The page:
A new study has revealed that the vast majority of Germans do not see the migrants coming across the Mediterranean as legitimate refugees and want to see them deported back to North Africa.
The study, conducted by research institute Civey shows that 69.8 per cent of Germans do not regard the migrants rescued and transported by NGOs in the Mediterranean as legitimate refugees despite claims from the NGOs themselves.
Many of the NGOs have called for Germany to stop cooperating with the Libyan coastguard which has been turning back migrant boats, but according to the survey, most Germans disagree with them, Die Welt reports.
When the survey data is broken down by age, it shows that the largest section of those who want to return the migrants to North Africa are aged 65 and older at 74.6 per cent. The data also differs depending on the region of Germany the participant comes from with East Germans being the most favourable to deportations.
Along political lines, a majority of members of all parties support the deportation of Mediterranean migrants except for the left-wing Green party with only 34.7 per cent approving of the idea and 48.8 per cent rejecting the idea.
The Green party have long been in favour of the NGOs and their rescue missions in the Mediterranean, including Hamburg Green politician Anna Gallina who joined the crew of the Sea Eye NGO earlier this year. Ms. Gallina justified her actions saying: “I am going to Libya in the next few weeks because I want to contribute to the salvation of the people.”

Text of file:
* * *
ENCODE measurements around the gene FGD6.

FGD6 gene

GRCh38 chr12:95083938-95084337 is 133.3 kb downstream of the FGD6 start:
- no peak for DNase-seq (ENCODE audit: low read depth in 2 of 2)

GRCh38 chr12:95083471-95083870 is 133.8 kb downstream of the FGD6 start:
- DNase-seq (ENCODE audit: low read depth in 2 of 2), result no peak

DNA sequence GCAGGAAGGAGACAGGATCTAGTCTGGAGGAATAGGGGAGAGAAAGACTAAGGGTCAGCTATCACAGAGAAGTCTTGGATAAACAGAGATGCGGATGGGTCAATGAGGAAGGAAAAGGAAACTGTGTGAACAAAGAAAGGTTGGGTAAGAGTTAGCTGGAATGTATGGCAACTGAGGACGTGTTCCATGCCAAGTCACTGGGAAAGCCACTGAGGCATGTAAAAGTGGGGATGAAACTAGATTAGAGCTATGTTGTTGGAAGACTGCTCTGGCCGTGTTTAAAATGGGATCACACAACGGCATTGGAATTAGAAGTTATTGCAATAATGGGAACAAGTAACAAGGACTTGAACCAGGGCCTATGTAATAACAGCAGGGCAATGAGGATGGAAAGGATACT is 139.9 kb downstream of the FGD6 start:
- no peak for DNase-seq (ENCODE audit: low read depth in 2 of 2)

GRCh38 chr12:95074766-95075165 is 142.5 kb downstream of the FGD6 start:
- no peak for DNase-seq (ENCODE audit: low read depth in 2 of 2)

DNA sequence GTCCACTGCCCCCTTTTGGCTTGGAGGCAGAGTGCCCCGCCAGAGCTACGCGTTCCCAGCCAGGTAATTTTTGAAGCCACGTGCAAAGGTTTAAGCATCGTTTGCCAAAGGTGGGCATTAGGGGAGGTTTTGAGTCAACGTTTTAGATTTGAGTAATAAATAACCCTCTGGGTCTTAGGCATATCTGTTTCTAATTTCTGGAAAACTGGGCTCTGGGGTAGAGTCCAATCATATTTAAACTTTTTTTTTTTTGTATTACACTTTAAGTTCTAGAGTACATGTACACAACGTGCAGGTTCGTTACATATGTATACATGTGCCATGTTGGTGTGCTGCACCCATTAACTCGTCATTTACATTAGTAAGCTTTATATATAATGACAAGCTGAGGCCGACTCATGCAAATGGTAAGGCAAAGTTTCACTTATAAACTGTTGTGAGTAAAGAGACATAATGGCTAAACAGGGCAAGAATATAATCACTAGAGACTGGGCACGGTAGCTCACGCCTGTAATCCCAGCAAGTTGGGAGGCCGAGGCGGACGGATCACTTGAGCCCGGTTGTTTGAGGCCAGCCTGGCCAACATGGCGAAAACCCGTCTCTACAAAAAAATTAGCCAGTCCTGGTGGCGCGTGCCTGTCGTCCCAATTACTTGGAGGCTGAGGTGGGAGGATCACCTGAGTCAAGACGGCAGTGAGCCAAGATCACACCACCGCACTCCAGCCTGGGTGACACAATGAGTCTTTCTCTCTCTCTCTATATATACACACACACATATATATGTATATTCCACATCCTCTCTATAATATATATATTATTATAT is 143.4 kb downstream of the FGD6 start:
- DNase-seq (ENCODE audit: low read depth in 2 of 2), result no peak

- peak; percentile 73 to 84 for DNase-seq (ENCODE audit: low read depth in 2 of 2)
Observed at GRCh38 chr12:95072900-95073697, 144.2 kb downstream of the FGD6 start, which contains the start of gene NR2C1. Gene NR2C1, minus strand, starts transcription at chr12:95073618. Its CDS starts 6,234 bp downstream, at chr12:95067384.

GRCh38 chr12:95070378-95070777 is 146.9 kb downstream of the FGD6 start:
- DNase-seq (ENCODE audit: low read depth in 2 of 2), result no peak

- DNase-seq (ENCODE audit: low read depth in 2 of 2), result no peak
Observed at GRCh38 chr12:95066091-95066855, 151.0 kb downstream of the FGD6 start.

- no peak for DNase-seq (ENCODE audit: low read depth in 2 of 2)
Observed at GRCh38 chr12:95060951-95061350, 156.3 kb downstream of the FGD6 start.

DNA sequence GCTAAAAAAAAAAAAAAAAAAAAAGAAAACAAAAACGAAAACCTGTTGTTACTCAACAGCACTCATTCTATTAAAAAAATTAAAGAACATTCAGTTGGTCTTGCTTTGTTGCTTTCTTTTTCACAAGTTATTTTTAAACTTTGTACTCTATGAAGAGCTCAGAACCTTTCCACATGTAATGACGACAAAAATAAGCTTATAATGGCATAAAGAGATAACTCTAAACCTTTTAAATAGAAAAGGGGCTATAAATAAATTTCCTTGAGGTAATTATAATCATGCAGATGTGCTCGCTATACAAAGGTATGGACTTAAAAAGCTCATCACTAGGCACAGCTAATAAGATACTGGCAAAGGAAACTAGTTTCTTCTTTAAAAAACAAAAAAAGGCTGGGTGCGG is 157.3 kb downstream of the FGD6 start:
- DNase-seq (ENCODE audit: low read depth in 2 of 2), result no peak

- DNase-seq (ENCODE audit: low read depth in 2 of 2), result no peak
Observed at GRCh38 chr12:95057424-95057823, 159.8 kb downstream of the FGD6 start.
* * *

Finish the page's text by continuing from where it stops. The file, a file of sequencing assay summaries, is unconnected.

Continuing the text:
The survey deeply divided the far-left Die Linke, or Left Party, with the number of those agreeing and disagreeing being close to equal. Some members of the far-left party, which finds its origins in the Communist party of former East Germany, have been against mass migration while others like Left Party politician Diether Dehm are so pro-migrant that Dehm was accused of smuggling migrants himself.
Perhaps least surprisingly, anti-mass migration Alternative for Germany (AfD) members voted 98.8 percent in favour of deporting Mediterranean migrants. The AfD has consistently been against mass migration and for the strengthening of Germany’s borders since the start of the migrant crisis.
A new poll, from Insa, shows the AfD regaining some of the momentum they had in regional and local elections last year. The poll shows the party once again in third place nationally behind German Chancellor Angela Merkel’s Christian Democrat/Christian Social Union (CDU/CSU) coalition and the Social Democrats (SPD) led by former European Union parliament president Martin Schulz.